What can we learn about British citizenship in the times of Brexit? The narrative of the hour appears to be about the importance of formal legal and political membership rather than any thicker meaning of citizenship. It is not surprising that in a time of uncertainty, contemplating ‘belonging’ is a luxury; it is about first making sure the correct card or paperwork is processed to ensure life can go on. New EEA applicants for British citizenship now share the paramount concern of citizenship applicants from all over the world: how to document their lives in order to fully satisfy bureaucratic requirements.  How much of this documenting correlates to a profound understanding of being British is unclear, but for many applicants documenting their lives is a means of establishing their credentials as worthy prospective citizens. More importantly, for most applicants, it is a means of being rid of the uncertainty of holding a conditional legal status. But, as demonstrated in the cancellation cases, it is doubtful that holding British citizenship is an unconditional status any longer. After all, loyalty-protection is by nature a conditional relationship. It is a relationship that looks for the foreigner amongst us rather than seeking to welcome those who live and work with us.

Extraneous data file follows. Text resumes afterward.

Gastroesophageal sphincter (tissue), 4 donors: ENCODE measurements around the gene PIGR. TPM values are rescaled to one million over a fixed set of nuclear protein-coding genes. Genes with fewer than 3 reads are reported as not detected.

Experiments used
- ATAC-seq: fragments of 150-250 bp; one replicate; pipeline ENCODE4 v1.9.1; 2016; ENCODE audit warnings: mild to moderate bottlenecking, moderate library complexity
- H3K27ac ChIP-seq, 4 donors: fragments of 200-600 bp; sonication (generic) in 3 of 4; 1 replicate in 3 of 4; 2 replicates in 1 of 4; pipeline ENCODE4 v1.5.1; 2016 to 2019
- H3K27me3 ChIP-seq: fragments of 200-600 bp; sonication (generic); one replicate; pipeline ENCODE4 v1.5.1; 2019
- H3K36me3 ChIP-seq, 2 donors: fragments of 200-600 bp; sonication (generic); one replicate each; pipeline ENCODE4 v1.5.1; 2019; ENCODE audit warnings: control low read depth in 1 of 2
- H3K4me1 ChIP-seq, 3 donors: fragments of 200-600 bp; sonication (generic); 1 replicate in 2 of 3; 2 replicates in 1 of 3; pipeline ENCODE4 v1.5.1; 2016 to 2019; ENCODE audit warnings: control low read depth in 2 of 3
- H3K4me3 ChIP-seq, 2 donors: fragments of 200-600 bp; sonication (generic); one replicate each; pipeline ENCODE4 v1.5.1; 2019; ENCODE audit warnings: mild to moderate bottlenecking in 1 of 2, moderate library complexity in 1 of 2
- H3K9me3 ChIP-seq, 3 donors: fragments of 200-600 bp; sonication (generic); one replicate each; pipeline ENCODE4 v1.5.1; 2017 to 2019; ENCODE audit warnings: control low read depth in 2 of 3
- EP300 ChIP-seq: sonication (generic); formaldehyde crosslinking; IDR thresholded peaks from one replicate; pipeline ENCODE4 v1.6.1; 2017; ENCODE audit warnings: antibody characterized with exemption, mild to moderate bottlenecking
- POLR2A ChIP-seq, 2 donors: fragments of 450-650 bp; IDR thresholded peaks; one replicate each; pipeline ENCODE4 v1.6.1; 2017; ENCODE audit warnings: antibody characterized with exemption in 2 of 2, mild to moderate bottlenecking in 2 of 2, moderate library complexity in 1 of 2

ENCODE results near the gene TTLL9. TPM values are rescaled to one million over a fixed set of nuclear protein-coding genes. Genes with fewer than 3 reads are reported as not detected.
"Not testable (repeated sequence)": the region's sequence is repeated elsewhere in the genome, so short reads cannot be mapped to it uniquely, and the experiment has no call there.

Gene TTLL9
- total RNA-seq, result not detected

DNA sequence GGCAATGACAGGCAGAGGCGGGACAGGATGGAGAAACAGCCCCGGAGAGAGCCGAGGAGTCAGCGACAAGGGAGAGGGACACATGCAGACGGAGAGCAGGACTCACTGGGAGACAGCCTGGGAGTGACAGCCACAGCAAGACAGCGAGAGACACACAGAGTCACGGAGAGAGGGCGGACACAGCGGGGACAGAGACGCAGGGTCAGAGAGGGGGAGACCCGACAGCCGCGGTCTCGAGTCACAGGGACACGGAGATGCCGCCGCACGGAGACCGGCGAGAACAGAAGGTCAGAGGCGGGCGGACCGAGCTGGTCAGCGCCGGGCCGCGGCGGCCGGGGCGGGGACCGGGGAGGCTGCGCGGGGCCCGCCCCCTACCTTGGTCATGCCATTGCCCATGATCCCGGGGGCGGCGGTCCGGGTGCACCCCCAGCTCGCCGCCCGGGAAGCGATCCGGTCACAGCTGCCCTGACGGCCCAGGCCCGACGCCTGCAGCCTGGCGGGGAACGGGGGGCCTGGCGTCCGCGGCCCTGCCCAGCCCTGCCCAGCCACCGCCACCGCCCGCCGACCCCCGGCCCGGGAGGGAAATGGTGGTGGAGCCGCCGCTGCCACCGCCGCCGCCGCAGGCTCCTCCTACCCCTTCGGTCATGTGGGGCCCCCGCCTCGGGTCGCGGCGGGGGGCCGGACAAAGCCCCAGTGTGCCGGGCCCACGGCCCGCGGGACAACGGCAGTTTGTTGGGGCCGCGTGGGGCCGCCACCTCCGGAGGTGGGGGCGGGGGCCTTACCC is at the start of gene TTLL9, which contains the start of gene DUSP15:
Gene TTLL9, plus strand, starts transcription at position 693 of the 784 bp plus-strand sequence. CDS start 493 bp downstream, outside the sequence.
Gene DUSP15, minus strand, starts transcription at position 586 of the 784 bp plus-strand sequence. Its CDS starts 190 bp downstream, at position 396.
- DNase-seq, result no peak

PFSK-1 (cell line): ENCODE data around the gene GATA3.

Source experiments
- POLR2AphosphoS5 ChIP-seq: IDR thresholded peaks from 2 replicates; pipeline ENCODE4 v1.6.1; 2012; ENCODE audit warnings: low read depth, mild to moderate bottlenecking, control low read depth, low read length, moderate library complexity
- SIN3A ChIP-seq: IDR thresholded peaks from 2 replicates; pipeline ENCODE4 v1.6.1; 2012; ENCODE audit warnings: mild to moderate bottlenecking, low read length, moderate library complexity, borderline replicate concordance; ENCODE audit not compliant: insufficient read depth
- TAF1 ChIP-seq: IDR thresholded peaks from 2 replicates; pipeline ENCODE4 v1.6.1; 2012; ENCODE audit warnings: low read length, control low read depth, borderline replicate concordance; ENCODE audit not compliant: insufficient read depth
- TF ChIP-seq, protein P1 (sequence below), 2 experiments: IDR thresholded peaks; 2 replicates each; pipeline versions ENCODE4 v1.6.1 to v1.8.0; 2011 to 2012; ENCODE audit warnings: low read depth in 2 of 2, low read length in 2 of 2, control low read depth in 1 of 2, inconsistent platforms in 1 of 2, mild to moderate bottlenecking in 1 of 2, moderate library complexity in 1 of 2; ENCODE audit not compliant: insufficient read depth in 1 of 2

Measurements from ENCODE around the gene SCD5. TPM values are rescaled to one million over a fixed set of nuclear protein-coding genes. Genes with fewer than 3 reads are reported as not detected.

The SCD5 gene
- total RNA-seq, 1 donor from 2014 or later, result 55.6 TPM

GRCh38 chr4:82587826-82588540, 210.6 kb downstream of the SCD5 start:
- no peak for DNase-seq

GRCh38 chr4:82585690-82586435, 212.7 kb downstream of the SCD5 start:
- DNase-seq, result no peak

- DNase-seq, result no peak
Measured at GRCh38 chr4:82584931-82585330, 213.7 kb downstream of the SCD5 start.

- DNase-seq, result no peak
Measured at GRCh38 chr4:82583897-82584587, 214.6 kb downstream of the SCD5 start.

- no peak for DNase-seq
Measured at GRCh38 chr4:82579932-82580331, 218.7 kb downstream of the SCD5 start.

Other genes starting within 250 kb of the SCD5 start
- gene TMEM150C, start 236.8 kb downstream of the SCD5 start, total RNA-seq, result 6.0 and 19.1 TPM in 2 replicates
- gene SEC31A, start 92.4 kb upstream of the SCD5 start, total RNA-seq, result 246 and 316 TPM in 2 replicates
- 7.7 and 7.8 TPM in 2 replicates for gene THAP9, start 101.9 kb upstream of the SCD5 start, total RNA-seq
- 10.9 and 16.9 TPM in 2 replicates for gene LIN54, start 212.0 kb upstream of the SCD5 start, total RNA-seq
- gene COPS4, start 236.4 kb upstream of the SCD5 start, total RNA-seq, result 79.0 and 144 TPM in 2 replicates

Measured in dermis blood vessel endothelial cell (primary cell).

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FURTHER INFORMATION:

  1. Devyani Prabhat, Political Context and Meaning of British Citizenship: Cancellation as a National Security Measure, Law, Culture and the Humanities, 1–19, 2016, DOI: 10.1177/1743872116655305 lch.sagepub.com
  2. Devyani Prabhat, Unleashing the Force of Law, 2016, Palgrave Socio-Legal Studies
    (see Chapter 8).
  3. Diane Richardson, “Constructing sexual citizenship: theorizing sexual rights.”Critical social policy 1 (2000): 105-135.
  4. Rieko Karatani, Defining British citizenship: Empire, commonwealth and modern Britain, 2003, Psychology Press.
  5. Thomas H. Marshall,Citizenship and social class, Vol. 11., 1950, Cambridge.
  6. Will Kymlicka and Wayne Norman. “Return of the citizen: A survey of recent work on citizenship theory.”Ethics 2 (1994): 352-381.

FUNDING

ESRC research grant on British Citizenship: RC Grant reference: ES/L010356/1.

SUGGESTED CITATION

D. Prabhat, ‘Brexit and Notions of British Citizenship’, University of Bristol Law School Blog (27th July 2016) (available at: https://legalresearch.blogs.bris.ac.uk).